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21 July 2014
Vol. IV, No. 211

 

Delicately calibrated sounds made by a complicated set of brass gears and pulleys.

Delicately calibrated sounds made by a complicated set of brass gears and pulleys.

The Highest Cauldron

“Clocking Memory” By Anita Sullivan

EUGENE Oregon—(Weekly Hubris)—7/21/2014—Lying in bed in a silent room I am hearing the voice of my grandfather’s clock as if it were striking downstairs and the sound coming up. The clock does actually stand in the ground floor living room of my house but, for over five years, the old family heirloom has been broken, unrepaired, and unplugged—a largish piece of furniture with no further useful function. Shortly before we moved to this house, it completed an eight-year stint standing fit but silent in the corner of a friend’s dining room, waiting, because I had no space for it in my apartment. A sequence of overlapping periods in which I did not hear this clock at all stretches through the capillaries of memory, back to my childhood, when the clock spoke regularly and with dignified authority in the entry hall of my grandparents’ house.  (Read more . . .)

It’s a terminal disease, this indifference to the erosion of our civil rights.

It’s a terminal disease, this indifference to the erosion of our civil rights.

Waking Point

“Words & Our World” By Helen Noakes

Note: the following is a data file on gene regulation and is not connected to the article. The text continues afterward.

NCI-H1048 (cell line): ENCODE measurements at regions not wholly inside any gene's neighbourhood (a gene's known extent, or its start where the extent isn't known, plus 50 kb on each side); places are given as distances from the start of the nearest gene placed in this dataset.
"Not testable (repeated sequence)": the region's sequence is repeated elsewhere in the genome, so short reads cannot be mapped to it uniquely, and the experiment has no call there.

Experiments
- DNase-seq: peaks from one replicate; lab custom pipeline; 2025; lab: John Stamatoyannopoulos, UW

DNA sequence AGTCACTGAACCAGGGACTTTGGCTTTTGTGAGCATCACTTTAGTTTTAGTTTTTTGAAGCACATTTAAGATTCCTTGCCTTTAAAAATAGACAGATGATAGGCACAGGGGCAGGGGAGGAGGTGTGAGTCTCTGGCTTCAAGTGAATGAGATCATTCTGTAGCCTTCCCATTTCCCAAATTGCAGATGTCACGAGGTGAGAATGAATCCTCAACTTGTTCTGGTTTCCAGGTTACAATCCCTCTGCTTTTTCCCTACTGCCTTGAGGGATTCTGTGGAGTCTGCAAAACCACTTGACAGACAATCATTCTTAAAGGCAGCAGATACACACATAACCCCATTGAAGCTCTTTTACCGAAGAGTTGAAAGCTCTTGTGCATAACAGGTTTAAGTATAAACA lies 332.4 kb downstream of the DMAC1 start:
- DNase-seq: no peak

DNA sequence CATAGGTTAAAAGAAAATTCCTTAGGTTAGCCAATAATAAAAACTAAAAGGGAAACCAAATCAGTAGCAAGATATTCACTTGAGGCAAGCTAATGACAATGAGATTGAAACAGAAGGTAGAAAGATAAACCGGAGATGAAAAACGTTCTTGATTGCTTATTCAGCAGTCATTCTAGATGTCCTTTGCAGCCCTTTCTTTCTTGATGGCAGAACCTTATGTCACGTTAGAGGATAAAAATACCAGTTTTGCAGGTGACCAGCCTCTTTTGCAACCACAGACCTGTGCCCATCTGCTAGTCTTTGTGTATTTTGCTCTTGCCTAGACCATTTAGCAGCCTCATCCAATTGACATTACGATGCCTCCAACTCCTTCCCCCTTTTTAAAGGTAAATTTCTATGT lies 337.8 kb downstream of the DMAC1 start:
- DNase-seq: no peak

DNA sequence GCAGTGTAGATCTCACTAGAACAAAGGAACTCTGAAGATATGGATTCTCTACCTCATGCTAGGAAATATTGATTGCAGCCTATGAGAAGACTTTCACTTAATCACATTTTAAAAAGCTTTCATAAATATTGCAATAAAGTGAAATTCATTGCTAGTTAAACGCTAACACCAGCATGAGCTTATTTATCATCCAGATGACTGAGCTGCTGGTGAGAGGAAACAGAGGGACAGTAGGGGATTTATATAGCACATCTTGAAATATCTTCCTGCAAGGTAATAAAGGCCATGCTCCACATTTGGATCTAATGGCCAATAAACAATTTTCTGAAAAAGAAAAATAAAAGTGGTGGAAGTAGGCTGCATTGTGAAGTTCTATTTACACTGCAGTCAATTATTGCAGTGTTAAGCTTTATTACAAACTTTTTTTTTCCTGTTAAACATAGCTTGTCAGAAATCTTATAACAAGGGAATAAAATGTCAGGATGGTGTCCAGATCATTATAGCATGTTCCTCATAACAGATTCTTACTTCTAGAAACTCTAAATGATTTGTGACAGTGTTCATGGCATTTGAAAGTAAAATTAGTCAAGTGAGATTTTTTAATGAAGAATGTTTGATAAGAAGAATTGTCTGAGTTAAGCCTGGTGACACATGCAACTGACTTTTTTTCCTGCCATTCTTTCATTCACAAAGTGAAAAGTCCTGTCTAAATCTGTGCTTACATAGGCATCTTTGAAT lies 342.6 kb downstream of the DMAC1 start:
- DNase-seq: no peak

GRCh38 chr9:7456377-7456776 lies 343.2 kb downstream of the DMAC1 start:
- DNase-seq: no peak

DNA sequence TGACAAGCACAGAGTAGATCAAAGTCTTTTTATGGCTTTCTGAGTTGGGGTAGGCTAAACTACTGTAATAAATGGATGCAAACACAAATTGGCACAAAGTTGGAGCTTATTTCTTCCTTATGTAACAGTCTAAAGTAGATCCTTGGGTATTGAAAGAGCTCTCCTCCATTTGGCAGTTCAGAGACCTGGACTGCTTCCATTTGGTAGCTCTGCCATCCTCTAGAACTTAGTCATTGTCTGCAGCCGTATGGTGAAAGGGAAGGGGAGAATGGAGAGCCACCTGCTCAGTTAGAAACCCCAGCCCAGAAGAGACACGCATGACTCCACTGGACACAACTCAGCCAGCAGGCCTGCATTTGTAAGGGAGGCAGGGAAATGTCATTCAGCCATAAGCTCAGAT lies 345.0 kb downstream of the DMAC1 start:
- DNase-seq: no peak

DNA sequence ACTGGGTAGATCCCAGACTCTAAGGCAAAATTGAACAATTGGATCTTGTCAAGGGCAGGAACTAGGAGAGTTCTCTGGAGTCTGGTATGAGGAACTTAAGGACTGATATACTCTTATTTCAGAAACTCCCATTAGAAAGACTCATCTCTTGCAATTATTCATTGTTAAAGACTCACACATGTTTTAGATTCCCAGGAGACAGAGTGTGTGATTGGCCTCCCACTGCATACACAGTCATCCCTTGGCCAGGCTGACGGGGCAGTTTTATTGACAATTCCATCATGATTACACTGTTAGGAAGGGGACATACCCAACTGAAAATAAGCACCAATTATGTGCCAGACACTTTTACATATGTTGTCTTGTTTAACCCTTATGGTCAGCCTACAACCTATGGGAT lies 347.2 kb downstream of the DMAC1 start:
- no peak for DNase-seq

SAN FRANCISCO California—(Weekly Hubris)—7/21/14—I’ve stopped watching newscasts as regularly as I used to. There’s really no point. Things don’t change that much from one week to the next. Politicians continue to squabble over money and what they call power. Corporations continue to gouge the ordinary people and decimate the planet. Religious factions continue to oppress and kill in the name of God. Our current Supreme Court, with the exception of a few Justices, continues to serve its corporate and political masters. And all these so-called leaders of our country continue to be derelict in their duties, betraying not only those whom they have sworn to represent but their own humanity.  (Read more . . .)

Von Tschirschky: From dove to hawk and back.

Von Tschirschky: from dove to hawk and back.

Dolors & Sense

“Unsung Villains of World War I” By Sanford Rose

KISSIMMEE Florida—(Weekly Hubris)—7/21/2014—Let’s start with someone who was named Villain—Raoul Villain. He shot Jean Jaurès, the French socialist leader, on July 31, 1914, just days before the outbreak of the war.  Jaurès was a pacifist, with ties to German pacifists and socialists. Had he lived, would it have made a difference? Unlikely, but I can’t resist mentioning the name of his assassin. Now, let’s turn to those who clearly made a difference in the march toward war, but are comparatively unknown, relegated to historical footnotes. (Read more . . .)

"Beneath the Mystic River Bridge," Oil on Canvas, 21.5" X 16.25" (1995).

“Beneath the Mystic River Bridge,” Oil on Canvas, 21.5″ X 16.25″ (1995).

The Disappearing Land

“Summer Heat” By Meredith d’Ambrosio